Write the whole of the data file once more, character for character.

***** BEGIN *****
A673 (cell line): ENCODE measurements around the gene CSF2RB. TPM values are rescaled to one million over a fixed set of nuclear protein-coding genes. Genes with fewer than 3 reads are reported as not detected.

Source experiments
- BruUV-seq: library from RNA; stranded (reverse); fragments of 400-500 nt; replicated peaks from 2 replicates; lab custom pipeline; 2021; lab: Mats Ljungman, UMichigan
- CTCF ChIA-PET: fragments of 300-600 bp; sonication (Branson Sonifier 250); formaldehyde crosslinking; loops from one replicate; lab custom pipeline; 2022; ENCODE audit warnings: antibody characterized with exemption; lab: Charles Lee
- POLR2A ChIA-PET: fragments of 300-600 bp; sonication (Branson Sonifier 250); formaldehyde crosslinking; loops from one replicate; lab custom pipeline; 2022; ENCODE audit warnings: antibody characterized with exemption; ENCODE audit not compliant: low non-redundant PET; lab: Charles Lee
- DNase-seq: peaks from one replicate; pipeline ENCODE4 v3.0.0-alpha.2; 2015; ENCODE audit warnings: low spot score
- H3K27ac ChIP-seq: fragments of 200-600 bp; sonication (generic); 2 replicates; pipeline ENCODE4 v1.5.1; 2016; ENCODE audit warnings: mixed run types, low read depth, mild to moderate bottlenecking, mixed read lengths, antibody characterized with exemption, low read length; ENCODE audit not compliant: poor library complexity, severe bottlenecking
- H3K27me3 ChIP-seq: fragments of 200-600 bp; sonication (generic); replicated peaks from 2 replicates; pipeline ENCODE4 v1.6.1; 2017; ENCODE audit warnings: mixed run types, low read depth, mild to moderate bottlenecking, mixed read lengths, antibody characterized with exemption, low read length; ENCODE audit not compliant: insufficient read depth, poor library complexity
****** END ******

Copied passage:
A673 (cell line): ENCODE measurements around the gene CSF2RB. TPM values are rescaled to one million over a fixed set of nuclear protein-coding genes. Genes with fewer than 3 reads are reported as not detected.

Source experiments
- BruUV-seq: library from RNA; stranded (reverse); fragments of 400-500 nt; replicated peaks from 2 replicates; lab custom pipeline; 2021; lab: Mats Ljungman, UMichigan
- CTCF ChIA-PET: fragments of 300-600 bp; sonication (Branson Sonifier 250); formaldehyde crosslinking; loops from one replicate; lab custom pipeline; 2022; ENCODE audit warnings: antibody characterized with exemption; lab: Charles Lee
- POLR2A ChIA-PET: fragments of 300-600 bp; sonication (Branson Sonifier 250); formaldehyde crosslinking; loops from one replicate; lab custom pipeline; 2022; ENCODE audit warnings: antibody characterized with exemption; ENCODE audit not compliant: low non-redundant PET; lab: Charles Lee
- DNase-seq: peaks from one replicate; pipeline ENCODE4 v3.0.0-alpha.2; 2015; ENCODE audit warnings: low spot score
- H3K27ac ChIP-seq: fragments of 200-600 bp; sonication (generic); 2 replicates; pipeline ENCODE4 v1.5.1; 2016; ENCODE audit warnings: mixed run types, low read depth, mild to moderate bottlenecking, mixed read lengths, antibody characterized with exemption, low read length; ENCODE audit not compliant: poor library complexity, severe bottlenecking
- H3K27me3 ChIP-seq: fragments of 200-600 bp; sonication (generic); replicated peaks from 2 replicates; pipeline ENCODE4 v1.6.1; 2017; ENCODE audit warnings: mixed run types, low read depth, mild to moderate bottlenecking, mixed read lengths, antibody characterized with exemption, low read length; ENCODE audit not compliant: insufficient read depth, poor library complexity